Friday, December 9, 2022

Attacks against wholesalers shut down chicken sales in Guerrero capital

A string of murders is making it hard to buy fresh chicken at markets in Chilpancingo, Guerrero.

Eight people – seven men who worked in the poultry industry and the 12-year-old daughter of one of them – were killed last week, leading virtually all chicken stalls in the state capital’s main markets to close.

Fresh chicken distributor Tomás Ramírez was the first victim, shot dead Monday, June 6, in the Baltazar R. Leyva Mancilla central market. Chicken stall owners told the newspaper Reforma that Ramírez had only returned to Chilpancingo three days before he was murdered, after leaving the city due to threats. Armed men torched six public transit vehicles in Chilpancingo on the night of the homicide, the newspaper El Universal reported.

Another poultry industry worker was murdered at the same market last Thursday. Two gunmen killed an employee of a chicken distribution company as he was leaving the market in a delivery truck. Another man in the same truck was wounded.

Miitary at scene of poultry farm attack in Chilpancingo
Armed men killed farm owner/chicken distributor Víctor Vega at a poultry farm on Saturday.

A massacre occurred two days later at a poultry farm in Petaquillas, a community in the municipality of Chilpancingo. Armed men killed farm owner/chicken distributor Víctor Vega, his 12-year-old daughter and four farm employees in a brazen attack on Saturday morning. Two other employees were wounded. Reforma reported that one of the murder victims was Víctor Vázquez, half-brother of slain chicken distributor Tomás Ramírez.

Chicken stalls in Chilpancingo’s six biggest markets closed in response to the three attacks, whose motives have not been clearly established. El Universal reported that a section of the central market where more than 30 chicken stalls are located remained empty on Monday afternoon. “There are no vendors nor buyers. Hardly anyone walks through there,” it said.

Reforma reported that state police, soldiers and members of the National Guard visited the market on Saturday afternoon and took photographs of vacant chicken stalls. One vendor told the newspaper Sunday that sales have declined at all stalls since Ramírez’s murder.

One of the other Chilpancingo markets where chicken vendor stalls have been closed in recent days is the San Francisco market. An employee of a butcher shop located just outside the market said Sunday that she was selling pork and beef but not chicken because none had arrived. “We don’t know when there will be [more],” she said.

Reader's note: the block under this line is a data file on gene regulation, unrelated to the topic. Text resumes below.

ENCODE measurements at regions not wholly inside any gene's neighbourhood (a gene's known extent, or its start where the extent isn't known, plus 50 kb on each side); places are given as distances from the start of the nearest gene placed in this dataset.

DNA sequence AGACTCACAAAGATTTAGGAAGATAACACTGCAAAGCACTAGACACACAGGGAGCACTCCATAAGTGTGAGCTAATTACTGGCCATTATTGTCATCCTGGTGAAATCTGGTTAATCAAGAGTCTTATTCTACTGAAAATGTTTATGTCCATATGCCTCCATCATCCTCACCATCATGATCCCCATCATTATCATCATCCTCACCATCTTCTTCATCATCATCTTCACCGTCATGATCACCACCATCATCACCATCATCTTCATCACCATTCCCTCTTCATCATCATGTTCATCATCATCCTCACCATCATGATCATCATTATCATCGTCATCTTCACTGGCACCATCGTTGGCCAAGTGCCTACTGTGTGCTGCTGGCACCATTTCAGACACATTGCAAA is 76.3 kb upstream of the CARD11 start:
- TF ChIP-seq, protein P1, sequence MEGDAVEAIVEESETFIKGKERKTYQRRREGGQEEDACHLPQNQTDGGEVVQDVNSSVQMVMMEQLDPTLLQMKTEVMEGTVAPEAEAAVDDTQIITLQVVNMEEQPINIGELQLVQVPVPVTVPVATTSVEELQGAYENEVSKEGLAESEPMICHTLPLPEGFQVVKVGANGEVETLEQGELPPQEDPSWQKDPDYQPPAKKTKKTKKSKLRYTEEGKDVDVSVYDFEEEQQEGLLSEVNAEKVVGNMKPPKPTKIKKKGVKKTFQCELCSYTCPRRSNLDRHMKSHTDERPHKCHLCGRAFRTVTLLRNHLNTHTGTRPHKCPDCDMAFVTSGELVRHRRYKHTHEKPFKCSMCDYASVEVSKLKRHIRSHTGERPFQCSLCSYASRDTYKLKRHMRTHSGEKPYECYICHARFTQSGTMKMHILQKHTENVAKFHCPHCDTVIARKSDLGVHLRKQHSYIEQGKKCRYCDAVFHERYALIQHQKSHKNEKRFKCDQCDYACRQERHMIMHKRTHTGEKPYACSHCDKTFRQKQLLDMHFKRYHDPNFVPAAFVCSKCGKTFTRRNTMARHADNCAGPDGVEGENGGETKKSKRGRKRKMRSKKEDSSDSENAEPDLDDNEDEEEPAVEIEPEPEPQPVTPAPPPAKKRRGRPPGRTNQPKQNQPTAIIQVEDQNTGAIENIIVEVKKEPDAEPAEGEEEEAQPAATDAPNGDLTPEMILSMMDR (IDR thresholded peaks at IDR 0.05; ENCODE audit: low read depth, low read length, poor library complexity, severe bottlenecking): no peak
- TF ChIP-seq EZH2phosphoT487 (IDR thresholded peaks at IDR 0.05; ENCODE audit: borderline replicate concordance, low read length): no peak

A police officer stands watch at the Baltazar R. Leyva Mancilla market.
A police officer stands watch at the Baltazar R. Leyva Mancilla market in Chilpancingo.

In the central market, where the only chicken available on Monday was leftover frozen stock, a vendor told El Universal that no one knows when the distribution of fresh chicken will recommence and when the stalls that sell the product will reopen. She also said that stall owners had no guarantee that they wouldn’t be targeted by criminals.

In light of the recent violence, the Guerrero government announced it would increase security in the capital, but the police presence in the central market on Monday was minimal. According to the state Attorney General’s Office, two criminal organizations – Los Ardillos and Los Tlacos – operate in Chilpancingo.

The newspaper El Sur cited an anonymous source that told them that the attacks are the result of a truce between the two criminal groups being broken by the killing of Guerrero transportation leader Francisco García Marroquín on May 31 in Chilpancingo. The source told El Sur that García was close to Los Tlacos.

However, former Chilapa-Chilpancingo diocese bishop Salvador Rangel claimed that the recent attacks against poultry industry workers were committed by a third group that is seeking to displace the other two. Rangel, who has an intimate knowledge of organized crime in Guerrero, didn’t name the organization, but asserted that authorities are aware of it.

“This will affect all of us,” one central market vendor said, referring to the recent shootings in the state capital. “People aren’t coming [to shop], they’re afraid.”

With reports from Reforma, El Universal and El Sur 

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